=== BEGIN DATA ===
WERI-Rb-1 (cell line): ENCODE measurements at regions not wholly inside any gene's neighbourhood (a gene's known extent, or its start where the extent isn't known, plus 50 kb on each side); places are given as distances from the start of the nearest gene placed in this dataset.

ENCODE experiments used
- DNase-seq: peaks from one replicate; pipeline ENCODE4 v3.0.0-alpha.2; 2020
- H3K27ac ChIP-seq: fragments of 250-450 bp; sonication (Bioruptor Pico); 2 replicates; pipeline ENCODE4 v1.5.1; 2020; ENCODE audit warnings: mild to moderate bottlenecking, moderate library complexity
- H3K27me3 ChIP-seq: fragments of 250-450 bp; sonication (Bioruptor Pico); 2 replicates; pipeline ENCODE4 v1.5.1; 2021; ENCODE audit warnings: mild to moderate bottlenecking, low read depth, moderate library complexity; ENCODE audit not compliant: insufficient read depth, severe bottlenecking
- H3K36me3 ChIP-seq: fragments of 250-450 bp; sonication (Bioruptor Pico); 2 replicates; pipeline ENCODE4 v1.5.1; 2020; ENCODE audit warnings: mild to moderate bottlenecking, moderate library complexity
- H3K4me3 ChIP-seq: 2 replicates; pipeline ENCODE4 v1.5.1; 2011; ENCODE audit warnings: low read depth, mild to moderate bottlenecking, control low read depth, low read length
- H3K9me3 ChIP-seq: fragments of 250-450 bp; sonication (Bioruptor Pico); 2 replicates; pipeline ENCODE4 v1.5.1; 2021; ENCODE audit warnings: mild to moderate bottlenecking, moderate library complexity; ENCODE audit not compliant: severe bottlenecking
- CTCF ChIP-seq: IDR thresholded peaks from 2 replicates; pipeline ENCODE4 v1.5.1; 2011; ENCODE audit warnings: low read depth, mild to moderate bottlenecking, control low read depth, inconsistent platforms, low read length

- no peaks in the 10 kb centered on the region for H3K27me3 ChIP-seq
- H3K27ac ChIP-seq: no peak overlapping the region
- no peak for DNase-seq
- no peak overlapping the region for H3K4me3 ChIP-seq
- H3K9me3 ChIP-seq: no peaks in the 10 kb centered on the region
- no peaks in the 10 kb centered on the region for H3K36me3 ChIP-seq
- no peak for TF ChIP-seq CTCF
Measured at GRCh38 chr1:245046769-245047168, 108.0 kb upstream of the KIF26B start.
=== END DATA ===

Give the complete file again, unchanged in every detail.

WERI-Rb-1 (cell line): ENCODE measurements at regions not wholly inside any gene's neighbourhood (a gene's known extent, or its start where the extent isn't known, plus 50 kb on each side); places are given as distances from the start of the nearest gene placed in this dataset.

ENCODE experiments used
- DNase-seq: peaks from one replicate; pipeline ENCODE4 v3.0.0-alpha.2; 2020
- H3K27ac ChIP-seq: fragments of 250-450 bp; sonication (Bioruptor Pico); 2 replicates; pipeline ENCODE4 v1.5.1; 2020; ENCODE audit warnings: mild to moderate bottlenecking, moderate library complexity
- H3K27me3 ChIP-seq: fragments of 250-450 bp; sonication (Bioruptor Pico); 2 replicates; pipeline ENCODE4 v1.5.1; 2021; ENCODE audit warnings: mild to moderate bottlenecking, low read depth, moderate library complexity; ENCODE audit not compliant: insufficient read depth, severe bottlenecking
- H3K36me3 ChIP-seq: fragments of 250-450 bp; sonication (Bioruptor Pico); 2 replicates; pipeline ENCODE4 v1.5.1; 2020; ENCODE audit warnings: mild to moderate bottlenecking, moderate library complexity
- H3K4me3 ChIP-seq: 2 replicates; pipeline ENCODE4 v1.5.1; 2011; ENCODE audit warnings: low read depth, mild to moderate bottlenecking, control low read depth, low read length
- H3K9me3 ChIP-seq: fragments of 250-450 bp; sonication (Bioruptor Pico); 2 replicates; pipeline ENCODE4 v1.5.1; 2021; ENCODE audit warnings: mild to moderate bottlenecking, moderate library complexity; ENCODE audit not compliant: severe bottlenecking
- CTCF ChIP-seq: IDR thresholded peaks from 2 replicates; pipeline ENCODE4 v1.5.1; 2011; ENCODE audit warnings: low read depth, mild to moderate bottlenecking, control low read depth, inconsistent platforms, low read length

- no peaks in the 10 kb centered on the region for H3K27me3 ChIP-seq
- H3K27ac ChIP-seq: no peak overlapping the region
- no peak for DNase-seq
- no peak overlapping the region for H3K4me3 ChIP-seq
- H3K9me3 ChIP-seq: no peaks in the 10 kb centered on the region
- no peaks in the 10 kb centered on the region for H3K36me3 ChIP-seq
- no peak for TF ChIP-seq CTCF
Measured at GRCh38 chr1:245046769-245047168, 108.0 kb upstream of the KIF26B start.